This is my professional profile with descriptions and links to my work and publications.
My primary focus in on the operating room and care of surgical patients. From a clinical standpoint, I am a head and neck cancer and reconstructive surgeon at Vanderbilt University Medical Center in the Department of Otolaryngology. In addition to cancer, I also treat benign tumors of the parotid, thyroid, and neck, and have expertise in paragangliomas, parapharyngeal space tumors, Zenkers diverticulum, and pharyngoceles.
I am also a researcher and academic, studying “surgical transparency” – how to enhance the transfer of information into and out of the operating room for the benefit of patients, hospital staff, and the healthcare system. This avenue of inquiry takes many forms:
Transparency is necessary to engender trust in any industry, and by forcing failures and bad practices to be publicly evident it stimulates better oversight and quality improvement. For clinical and cultural reasons, the operating room has been sequestered from public view since decline of surgical theatres in the 1960's.
A new era of surgical transparency is emerging, largely fueled by the advent of video recording for quality improvement. Despite the clear potential benefits to understanding and improving the operating room, we must carefully consider the potential effects that ubiquitous recording can have on team behavior and on patient privacy. I spoke on this recently at the 2018 MacLean Conference, and a link to the video will be posted here when available. I continue to research this topic as part of the International Center for Surgical Safety and will be speaking on patient perceptions of surgical recordings at their annual conference in January 2019.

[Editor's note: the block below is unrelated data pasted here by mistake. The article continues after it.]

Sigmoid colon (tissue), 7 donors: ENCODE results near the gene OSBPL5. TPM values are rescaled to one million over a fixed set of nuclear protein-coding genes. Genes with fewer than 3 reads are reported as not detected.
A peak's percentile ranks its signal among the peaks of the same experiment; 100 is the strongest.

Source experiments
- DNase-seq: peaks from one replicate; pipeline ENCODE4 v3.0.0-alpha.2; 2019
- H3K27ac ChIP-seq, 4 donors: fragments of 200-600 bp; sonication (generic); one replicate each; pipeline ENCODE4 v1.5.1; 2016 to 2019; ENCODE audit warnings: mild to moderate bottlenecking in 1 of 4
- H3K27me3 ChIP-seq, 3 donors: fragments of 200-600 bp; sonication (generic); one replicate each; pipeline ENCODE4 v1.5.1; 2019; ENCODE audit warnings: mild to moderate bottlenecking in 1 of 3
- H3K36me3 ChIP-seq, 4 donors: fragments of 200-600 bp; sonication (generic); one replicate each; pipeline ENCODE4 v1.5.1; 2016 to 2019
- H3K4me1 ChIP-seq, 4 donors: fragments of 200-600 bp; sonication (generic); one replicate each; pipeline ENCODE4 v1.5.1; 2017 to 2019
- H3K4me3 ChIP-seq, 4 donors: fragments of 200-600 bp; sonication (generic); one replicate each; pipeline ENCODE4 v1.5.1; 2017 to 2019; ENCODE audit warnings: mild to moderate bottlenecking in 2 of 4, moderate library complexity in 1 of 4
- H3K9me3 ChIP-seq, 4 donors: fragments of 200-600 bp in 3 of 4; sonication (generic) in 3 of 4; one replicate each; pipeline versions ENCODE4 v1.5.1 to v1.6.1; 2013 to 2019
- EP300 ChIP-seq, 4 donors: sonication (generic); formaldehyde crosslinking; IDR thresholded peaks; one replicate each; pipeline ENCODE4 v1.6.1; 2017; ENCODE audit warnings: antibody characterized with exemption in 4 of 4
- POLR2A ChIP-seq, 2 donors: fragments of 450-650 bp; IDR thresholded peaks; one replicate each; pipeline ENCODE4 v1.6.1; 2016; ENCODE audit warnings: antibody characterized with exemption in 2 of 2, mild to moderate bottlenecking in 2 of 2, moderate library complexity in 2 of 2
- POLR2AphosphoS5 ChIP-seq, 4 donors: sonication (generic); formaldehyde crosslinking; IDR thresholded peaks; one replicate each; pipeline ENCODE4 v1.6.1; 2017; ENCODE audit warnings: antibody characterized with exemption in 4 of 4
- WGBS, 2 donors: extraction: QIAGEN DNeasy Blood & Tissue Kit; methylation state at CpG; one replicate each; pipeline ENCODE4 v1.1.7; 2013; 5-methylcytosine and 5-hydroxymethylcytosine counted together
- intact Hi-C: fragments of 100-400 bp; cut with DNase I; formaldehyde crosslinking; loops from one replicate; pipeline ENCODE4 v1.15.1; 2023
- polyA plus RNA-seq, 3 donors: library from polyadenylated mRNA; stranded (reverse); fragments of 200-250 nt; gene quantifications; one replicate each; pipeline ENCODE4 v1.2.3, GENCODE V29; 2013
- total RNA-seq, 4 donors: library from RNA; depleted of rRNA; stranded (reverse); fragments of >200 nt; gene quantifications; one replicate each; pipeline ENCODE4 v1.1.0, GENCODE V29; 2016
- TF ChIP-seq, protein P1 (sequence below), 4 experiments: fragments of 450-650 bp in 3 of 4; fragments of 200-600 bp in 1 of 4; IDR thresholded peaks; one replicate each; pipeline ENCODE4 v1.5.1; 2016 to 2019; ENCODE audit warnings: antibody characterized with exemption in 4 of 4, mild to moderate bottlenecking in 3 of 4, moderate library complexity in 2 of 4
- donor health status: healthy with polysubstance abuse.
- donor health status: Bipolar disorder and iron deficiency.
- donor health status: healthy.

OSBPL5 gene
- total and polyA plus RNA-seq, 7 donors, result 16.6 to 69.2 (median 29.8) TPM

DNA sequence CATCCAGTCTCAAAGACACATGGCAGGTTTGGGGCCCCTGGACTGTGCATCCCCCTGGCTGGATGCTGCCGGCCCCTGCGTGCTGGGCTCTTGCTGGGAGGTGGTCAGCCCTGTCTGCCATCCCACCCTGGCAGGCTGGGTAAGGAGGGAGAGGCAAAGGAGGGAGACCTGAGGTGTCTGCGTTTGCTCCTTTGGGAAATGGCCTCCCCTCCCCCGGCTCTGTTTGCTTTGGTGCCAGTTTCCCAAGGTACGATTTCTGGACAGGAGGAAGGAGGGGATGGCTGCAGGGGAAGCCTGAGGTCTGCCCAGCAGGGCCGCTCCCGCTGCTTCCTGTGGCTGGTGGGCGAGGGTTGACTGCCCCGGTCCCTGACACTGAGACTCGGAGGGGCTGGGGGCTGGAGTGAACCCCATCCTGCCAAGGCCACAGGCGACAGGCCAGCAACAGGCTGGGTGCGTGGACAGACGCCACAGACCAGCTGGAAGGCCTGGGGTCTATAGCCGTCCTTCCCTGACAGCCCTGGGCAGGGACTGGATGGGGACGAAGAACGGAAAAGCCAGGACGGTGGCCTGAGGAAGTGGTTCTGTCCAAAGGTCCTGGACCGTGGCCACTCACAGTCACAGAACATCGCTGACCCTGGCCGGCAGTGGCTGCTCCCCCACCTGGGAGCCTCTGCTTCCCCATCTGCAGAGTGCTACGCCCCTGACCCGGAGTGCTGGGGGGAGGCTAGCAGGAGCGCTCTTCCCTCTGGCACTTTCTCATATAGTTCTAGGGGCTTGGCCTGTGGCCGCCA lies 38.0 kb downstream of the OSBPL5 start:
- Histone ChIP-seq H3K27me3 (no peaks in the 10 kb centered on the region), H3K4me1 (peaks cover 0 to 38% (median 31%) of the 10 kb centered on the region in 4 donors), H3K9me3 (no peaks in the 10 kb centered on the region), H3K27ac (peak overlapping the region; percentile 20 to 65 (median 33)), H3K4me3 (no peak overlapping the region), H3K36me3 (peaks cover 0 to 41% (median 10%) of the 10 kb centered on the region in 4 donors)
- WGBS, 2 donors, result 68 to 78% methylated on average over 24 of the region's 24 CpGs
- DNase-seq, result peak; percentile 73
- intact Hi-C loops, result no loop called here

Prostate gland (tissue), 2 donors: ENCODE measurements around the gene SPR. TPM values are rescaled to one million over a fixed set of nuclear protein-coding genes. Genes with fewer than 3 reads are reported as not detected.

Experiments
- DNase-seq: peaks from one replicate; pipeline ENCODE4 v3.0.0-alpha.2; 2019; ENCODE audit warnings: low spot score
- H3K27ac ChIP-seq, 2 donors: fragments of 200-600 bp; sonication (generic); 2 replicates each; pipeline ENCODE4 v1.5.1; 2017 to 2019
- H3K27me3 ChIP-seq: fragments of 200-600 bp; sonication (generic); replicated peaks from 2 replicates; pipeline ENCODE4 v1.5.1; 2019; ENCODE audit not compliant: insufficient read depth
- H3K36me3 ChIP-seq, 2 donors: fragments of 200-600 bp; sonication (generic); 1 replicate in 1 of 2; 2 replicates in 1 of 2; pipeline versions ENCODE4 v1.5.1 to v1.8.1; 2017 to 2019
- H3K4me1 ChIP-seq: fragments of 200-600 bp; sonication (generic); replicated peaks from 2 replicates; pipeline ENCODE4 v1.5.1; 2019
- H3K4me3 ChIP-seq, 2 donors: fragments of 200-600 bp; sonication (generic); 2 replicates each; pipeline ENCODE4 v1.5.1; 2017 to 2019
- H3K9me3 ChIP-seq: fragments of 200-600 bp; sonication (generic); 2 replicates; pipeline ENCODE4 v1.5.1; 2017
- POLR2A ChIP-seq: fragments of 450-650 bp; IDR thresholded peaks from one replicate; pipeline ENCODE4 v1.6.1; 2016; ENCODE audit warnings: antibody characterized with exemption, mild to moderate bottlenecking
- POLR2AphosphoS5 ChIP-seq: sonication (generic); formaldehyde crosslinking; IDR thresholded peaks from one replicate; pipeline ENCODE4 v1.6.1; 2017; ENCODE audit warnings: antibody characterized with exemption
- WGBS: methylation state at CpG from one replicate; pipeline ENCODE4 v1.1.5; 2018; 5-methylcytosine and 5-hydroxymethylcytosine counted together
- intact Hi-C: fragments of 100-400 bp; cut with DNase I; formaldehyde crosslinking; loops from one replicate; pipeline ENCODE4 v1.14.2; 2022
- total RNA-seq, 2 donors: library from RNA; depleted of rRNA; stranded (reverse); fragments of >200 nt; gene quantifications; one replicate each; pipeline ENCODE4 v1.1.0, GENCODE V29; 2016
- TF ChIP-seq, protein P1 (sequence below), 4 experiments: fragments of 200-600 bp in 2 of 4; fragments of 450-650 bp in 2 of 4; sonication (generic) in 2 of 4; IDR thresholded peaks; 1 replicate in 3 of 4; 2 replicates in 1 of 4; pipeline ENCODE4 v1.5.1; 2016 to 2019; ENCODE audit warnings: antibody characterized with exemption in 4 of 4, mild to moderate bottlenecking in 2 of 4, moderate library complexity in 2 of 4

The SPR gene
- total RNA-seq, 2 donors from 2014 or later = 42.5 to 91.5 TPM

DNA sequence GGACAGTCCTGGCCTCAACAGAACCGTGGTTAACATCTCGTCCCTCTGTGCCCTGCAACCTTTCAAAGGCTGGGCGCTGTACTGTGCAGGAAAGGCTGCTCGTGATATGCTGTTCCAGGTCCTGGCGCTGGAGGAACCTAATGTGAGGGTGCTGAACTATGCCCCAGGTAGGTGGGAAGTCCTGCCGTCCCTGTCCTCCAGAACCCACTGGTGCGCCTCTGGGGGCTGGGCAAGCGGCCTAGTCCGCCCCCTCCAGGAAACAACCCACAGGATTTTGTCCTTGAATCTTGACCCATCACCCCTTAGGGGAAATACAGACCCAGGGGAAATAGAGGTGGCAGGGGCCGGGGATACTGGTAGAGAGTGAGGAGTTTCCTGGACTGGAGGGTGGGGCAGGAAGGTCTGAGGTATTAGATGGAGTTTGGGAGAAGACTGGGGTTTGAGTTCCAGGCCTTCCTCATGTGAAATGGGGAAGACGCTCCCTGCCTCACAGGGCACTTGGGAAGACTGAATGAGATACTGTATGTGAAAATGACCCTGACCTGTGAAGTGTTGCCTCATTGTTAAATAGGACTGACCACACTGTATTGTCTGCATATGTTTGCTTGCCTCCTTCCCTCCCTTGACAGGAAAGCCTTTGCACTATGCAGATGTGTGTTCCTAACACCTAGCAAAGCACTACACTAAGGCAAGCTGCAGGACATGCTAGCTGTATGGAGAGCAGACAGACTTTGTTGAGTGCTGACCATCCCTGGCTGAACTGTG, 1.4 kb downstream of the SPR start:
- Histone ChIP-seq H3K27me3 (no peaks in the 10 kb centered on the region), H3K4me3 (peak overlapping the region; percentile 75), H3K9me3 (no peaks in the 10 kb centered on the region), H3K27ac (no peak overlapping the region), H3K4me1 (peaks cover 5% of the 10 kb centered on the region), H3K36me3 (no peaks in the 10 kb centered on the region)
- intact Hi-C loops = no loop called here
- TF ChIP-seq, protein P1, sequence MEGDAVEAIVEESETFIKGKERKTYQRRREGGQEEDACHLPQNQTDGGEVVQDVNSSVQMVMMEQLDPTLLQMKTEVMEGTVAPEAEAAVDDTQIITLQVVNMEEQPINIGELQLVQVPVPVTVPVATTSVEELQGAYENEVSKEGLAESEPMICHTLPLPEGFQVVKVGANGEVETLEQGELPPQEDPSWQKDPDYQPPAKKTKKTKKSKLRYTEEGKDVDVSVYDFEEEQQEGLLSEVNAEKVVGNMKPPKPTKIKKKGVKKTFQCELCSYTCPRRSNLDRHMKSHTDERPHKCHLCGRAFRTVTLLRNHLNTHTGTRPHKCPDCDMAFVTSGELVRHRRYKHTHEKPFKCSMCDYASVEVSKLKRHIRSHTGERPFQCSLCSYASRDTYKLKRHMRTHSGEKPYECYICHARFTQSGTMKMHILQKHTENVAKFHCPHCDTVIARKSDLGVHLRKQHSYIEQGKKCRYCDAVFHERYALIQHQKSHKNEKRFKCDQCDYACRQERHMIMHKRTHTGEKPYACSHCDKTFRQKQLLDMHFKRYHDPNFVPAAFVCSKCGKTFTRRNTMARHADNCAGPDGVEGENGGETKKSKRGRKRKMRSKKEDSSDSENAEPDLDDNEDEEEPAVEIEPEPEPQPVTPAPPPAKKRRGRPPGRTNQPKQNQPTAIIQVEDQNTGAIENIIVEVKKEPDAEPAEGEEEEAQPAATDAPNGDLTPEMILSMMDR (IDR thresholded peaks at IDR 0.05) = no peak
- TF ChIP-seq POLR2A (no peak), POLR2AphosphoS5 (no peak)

My most recent publications also include research on overlapping surgery - a practice where one surgeon overlaps some part of two procedures. In these cases, assistants or trainees handle more routine aspects of the surgery. While this is safe and appropriate when handled correctly, it is critical that patients are informed of who will be doing which parts of their surgery while they are under anesthesia. and that trainee participation is closely managed. This topic has highlighted a significant disconnect between patient expectations and the reality of the operating room, and we continue to study patient perceptions to understand the effect that surgical transparency will have on the surgeon-patient relationship.
Human-centered design is sorely needed in health care. This includes tangible, patient-level enhancements such as the devices we developed with patients during the first DesignWithPatients event, LaryHacks. This also includes systemic interventions to improve the way information is used by health care providers and patients.
I am presently heading up a redesign of the surgical informed consent process in collaboration with Cat Moon and the Program on Law and Innovation at Vanderbilt Law School; our first stakeholder event was held November 2018 in partnership with Nashville Design Week. We envision an informed consent document and process that bolsters surgeon-patient communication and serves as a record of shared decision making, while diminishing administrative burden. More to come as prototypes are developed.
I also have a longstanding interest in redesign of the OR and the way the surgical built environment can affect efficiency and team performance. This requires our continuing to open the doors of the operating room to experts from other fields. Here is a guide my team and I wrote on field research in the OR for those outside the medical field.
My blog post on the surgical "master-plan", and thoughts towards improving team coordination in the OR was an early inspiration for founding ExplORer Surgical. The key is ensuring that every team member has coordinated information specific to their role and specific to the moment in the case. It is also important to consider how technology can best be implemented in surgical environments, and I shared some lessons on adapting technology to the operating room at AMIA 2018 Clinical Informatics Conference.